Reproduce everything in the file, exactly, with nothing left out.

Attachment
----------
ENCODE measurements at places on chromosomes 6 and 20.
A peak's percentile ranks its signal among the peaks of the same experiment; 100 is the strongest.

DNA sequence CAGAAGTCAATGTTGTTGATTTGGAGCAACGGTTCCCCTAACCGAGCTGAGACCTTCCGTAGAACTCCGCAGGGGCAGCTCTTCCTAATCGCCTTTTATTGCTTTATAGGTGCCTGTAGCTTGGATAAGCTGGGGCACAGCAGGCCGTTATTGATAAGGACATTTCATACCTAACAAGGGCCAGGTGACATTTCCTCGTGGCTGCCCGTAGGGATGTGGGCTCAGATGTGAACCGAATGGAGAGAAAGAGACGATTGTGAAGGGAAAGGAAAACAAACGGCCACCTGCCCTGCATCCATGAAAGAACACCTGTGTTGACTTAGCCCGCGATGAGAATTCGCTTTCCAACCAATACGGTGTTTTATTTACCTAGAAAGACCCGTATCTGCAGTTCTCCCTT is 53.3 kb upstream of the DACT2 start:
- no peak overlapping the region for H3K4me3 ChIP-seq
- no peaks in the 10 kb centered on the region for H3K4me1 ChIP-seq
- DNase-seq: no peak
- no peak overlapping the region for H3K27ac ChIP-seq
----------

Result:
ENCODE measurements at places on chromosomes 6 and 20.
A peak's percentile ranks its signal among the peaks of the same experiment; 100 is the strongest.

DNA sequence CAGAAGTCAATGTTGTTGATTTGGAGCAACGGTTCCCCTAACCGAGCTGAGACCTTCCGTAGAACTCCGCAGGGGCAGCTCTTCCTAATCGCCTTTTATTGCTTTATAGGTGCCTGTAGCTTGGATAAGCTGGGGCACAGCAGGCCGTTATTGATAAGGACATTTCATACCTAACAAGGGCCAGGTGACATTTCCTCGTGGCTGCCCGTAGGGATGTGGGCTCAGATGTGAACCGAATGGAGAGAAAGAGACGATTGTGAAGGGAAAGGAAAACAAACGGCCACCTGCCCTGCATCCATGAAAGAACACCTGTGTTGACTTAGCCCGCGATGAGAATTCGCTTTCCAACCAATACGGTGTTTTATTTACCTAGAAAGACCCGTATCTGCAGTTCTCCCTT is 53.3 kb upstream of the DACT2 start:
- no peak overlapping the region for H3K4me3 ChIP-seq
- no peaks in the 10 kb centered on the region for H3K4me1 ChIP-seq
- DNase-seq: no peak
- no peak overlapping the region for H3K27ac ChIP-seq